Phil Sims knew the closing kick was coming.
Since the time the Kentucky-based trainer purchased Don't Tell Sophia for the minimum starting bid of $1,000 at the 2009 Keeneland September yearling sale, the Congaree mare had rarely failed to deliver a quality effort, finishing no worse than third in the last two years.
Of her 11 prior wins from 22 previous starts, however, none had come against Grade I company. Facing the filly widely considered the best distaffer in the nation, Don't Tell Sophia's latest rendition of her signature late-run proved the best of her enduring career.
There was little on paper to suggest multiple Grade I winner Close Hatches would be anything but the class of the field in Sunday's Grade I, $500,000 Juddmonte Spinster at Keeneland. When the 1-to-5 favorite shockingly backed up in the six-horse field, it was hard-knocking Don't Tell Sophia surging into the role of giant killer, fighting past Grade I winner Ria Antonia with a last-to-first rally and surviving a subsequent objection to win the 11⁄8-mile test by 21/2 lengths.
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Trained and co-owned by Sims, 6-year-old Don't Tell Sophia is the quintessential blue-collar heroine who is now likely slated for a start in the Breeders' Cup Distaff at Santa Anita Park on Oct. 31.
The bay mare has improved every year on the track, notching her first graded stakes score when she won the Grade II Chilukki Stakes at Churchill Downs last November.
This March, she came within 13/4 lengths of Close Hatches when that one won the Grade II Azeri at Oaklawn. As Don't Tell Sophia's bullet 5-furlong move at Keeneland on Sept. 28 signaled, she was never better than she was facing the Juddmonte Farms homebred again.
"I saw Sophie coming like a freight train and I said 'She's going to run them down'," said Sims, who co-owns the mare with Jerry Namy and earned his only other Grade I win when he saddle Hot Cha Cha to victory in the 2009 Queen Elizabeth II Challenge Cup at Keeneland. "We didn't want to get cocky, but we went into the race with confidence.
"It's a dream, it is. It's huge of course. I felt giddy about her, but just tried to keep it to myself."
As reliable as Don't Tell Sophia's kick has been, Close Hatches had been lethal on the front end this year, coming into the Spinster unbeaten in four starts this season. The 4-year-old daughter of First Defence took the Grade I Apple Blossom, Grade I Odgen Phipps and was coming off a 5-length win in the Grade I Personal Ensign.
Though she cruised along up front Sunday through fractions of 24.19 and 47.47, she had Ria Antonia at her throat the whole way and had no response when jockey Joel Rosario called on her in the stretch, fading to fourth behind Molly Morgan.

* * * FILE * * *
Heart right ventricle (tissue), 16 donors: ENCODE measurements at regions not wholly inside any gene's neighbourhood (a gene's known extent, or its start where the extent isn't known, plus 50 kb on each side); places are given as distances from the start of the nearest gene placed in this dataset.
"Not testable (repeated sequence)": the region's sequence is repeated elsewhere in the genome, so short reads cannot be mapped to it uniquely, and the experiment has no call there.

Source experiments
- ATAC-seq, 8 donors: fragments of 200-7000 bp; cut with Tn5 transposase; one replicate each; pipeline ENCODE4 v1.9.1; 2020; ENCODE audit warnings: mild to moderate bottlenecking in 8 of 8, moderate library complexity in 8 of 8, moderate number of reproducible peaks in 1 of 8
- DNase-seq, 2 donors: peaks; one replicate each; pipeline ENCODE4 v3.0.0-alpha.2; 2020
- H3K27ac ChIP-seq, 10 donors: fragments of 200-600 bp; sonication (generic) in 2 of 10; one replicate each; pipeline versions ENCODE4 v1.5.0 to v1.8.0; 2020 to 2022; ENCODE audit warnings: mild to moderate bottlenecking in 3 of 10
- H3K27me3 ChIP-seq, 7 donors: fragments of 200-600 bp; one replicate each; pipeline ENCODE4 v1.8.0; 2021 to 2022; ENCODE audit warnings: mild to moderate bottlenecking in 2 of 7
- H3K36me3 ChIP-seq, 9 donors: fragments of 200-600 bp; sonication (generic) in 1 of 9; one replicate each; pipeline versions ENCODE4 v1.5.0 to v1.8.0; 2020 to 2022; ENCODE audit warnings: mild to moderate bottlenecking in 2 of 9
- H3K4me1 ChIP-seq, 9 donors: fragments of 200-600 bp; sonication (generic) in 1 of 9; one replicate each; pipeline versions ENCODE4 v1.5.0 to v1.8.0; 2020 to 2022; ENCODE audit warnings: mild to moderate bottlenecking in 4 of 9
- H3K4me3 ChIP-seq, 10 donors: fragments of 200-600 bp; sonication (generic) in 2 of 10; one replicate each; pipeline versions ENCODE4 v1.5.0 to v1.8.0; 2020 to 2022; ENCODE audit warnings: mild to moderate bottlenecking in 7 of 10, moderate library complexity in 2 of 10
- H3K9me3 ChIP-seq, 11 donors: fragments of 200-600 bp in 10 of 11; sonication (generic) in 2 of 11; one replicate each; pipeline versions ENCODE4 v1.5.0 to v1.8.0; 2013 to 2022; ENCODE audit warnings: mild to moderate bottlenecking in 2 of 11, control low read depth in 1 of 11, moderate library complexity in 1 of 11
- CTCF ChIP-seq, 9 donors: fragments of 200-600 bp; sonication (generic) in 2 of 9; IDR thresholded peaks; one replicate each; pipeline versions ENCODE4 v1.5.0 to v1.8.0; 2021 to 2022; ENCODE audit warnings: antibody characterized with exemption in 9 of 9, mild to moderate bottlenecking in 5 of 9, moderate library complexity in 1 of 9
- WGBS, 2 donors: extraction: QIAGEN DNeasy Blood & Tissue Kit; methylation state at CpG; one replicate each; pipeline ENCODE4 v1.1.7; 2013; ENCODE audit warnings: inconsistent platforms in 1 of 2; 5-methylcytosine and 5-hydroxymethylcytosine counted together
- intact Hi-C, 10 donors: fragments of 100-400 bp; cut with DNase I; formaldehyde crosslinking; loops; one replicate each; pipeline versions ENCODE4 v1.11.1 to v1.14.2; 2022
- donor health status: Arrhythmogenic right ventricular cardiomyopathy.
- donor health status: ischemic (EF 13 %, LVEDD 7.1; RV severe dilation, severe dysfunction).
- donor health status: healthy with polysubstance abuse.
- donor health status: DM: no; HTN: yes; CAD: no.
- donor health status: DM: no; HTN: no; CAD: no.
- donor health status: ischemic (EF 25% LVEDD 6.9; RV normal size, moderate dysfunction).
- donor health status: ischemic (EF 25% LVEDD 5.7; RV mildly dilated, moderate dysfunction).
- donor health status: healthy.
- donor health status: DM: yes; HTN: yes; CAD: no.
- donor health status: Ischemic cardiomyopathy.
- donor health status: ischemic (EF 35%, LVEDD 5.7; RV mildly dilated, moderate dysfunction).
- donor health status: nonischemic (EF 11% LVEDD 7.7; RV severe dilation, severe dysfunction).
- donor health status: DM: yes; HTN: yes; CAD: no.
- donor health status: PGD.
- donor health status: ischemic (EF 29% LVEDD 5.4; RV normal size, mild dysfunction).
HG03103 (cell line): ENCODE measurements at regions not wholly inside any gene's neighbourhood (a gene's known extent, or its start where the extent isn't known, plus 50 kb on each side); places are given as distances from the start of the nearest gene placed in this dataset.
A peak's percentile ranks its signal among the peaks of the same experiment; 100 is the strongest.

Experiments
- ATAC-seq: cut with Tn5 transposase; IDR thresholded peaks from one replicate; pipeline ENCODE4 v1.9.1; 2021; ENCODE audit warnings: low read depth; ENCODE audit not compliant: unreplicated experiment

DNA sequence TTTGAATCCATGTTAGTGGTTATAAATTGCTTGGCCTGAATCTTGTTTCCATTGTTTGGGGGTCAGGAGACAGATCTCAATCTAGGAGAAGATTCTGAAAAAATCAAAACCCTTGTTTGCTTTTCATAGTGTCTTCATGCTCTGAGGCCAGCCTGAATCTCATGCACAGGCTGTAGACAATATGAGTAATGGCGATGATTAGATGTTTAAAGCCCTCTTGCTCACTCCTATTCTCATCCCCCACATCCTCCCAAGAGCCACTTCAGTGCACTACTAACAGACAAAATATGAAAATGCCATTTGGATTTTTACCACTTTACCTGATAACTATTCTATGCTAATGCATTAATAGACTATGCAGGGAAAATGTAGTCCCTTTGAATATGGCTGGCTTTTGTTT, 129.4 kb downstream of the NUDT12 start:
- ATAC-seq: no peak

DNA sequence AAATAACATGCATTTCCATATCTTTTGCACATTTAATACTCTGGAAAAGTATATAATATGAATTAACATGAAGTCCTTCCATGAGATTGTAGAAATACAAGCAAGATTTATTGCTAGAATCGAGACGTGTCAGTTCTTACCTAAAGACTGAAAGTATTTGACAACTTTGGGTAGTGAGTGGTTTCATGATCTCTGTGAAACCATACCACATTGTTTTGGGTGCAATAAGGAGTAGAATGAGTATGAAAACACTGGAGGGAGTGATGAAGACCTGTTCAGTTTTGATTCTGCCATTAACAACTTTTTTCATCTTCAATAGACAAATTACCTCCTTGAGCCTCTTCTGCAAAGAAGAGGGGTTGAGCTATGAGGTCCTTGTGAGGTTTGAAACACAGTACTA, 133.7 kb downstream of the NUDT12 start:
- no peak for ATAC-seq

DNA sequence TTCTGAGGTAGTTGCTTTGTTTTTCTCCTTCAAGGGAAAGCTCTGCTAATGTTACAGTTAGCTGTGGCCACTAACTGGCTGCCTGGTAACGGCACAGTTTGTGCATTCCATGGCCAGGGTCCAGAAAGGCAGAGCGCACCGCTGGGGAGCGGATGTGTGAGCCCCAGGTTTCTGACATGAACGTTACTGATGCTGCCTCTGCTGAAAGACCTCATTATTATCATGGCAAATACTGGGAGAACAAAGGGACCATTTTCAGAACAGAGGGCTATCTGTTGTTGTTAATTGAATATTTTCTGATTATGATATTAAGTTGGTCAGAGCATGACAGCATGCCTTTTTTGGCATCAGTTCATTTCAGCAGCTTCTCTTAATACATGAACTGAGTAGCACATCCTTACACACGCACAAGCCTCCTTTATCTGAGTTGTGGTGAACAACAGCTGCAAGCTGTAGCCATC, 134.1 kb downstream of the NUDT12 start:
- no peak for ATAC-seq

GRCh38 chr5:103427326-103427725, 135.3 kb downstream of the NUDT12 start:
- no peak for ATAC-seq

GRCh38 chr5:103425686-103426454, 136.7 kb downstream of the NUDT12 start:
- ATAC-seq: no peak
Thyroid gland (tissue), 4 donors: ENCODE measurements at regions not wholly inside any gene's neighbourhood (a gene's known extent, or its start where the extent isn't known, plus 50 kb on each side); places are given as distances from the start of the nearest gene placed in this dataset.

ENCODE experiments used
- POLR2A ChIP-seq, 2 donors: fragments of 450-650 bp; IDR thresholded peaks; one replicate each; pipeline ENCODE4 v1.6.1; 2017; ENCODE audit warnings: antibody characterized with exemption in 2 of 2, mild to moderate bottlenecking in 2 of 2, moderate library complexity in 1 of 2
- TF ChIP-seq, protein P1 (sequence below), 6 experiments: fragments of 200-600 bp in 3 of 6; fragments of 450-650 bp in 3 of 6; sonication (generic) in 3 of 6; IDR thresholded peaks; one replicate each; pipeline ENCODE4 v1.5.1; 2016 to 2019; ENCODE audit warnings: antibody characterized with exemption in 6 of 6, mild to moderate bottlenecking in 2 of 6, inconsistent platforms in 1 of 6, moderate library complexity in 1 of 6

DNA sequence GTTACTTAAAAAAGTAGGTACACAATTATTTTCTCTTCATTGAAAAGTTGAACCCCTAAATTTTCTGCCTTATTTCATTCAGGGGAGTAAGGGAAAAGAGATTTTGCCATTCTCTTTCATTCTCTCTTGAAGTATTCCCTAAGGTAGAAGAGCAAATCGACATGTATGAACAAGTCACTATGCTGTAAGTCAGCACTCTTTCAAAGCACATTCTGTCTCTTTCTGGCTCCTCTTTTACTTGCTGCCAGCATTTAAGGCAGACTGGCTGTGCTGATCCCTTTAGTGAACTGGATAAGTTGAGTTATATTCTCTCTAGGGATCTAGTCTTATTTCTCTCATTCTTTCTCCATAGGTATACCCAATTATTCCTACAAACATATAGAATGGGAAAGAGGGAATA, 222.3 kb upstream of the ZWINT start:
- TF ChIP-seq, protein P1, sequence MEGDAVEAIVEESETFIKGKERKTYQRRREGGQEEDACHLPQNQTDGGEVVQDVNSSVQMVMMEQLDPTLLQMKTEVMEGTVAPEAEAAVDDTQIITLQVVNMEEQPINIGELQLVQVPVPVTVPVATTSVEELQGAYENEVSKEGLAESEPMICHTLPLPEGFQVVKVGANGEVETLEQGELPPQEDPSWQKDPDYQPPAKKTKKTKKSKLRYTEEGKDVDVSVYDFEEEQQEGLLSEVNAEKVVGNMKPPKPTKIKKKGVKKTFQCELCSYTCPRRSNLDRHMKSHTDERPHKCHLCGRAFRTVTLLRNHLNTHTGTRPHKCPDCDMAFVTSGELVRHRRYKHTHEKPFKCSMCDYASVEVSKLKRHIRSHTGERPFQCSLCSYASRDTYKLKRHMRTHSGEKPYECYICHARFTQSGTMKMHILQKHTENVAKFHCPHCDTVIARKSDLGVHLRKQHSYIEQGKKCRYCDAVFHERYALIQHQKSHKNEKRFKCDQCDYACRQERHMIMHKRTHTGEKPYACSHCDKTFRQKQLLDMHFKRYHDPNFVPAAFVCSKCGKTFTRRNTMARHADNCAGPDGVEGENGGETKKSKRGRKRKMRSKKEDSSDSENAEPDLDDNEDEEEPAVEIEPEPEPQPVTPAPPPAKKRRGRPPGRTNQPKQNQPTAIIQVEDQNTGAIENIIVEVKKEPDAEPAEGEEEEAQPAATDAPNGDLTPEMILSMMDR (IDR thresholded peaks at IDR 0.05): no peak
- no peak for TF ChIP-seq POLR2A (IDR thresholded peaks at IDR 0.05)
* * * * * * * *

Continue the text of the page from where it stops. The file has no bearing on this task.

"When that horse (Ria Antonia) came to me she kind of stayed there," Rosario said. "She gave me a little bit, but normally when they come to her she keeps on going and improves her position."
After rating at the back of the six-horse field, Don't Tell Sophia was giving jockey Joe Rocco Jr. all the confidence as she began picking up ground with ever-lengthening strides five-wide around the final turn.
Though she appeared to angle in front of Ria Antonia during her stretch run, the stewards deemed Don't Tell Sophia was already clear and that it had no bearing on the order of finish.
"I just take my time with her," Sims said of his mare who now has $979,295 in career earnings. "I let her tell me when she's ready, what she wants to do. With her pedigree, she gets better with age."
The final time was 1:49.80 over a fast track. As satisfying as the win was for Don't Tell Sophia, the runner-up effort by Ria Antonia was equally so for the connections of the filly who has not won in eight starts since being awarded the win in the 2013 Breeders' Cup Juvenile Fillies via disqualification.
"It's very gratifying for (owner) Ron (Paolucci)," trainer Tom Amoss said. "He's taken a lot of heat about what his filly is, but she's now second in a Grade I against older fillies."
The juxtaposition of emotions played out with enormous class during the winner's circle presentation as representatives of Juddmonte had to hand over the trophy most expected their homebred mare to earn with ease.
"We'll take her back and get her checked out," Juddmonte Farms manager Garrett O'Rourke said of Close Hatches. "They get beaten half a length, you say it could be she got out run. But to be beaten that far (71/4 lengths), obviously something was amiss. Hopefully it's nothing too serious.
"Some days it's our turn, some days it's someone else's turn. I'm absolutely delighted for Phil. There is no one more deserving."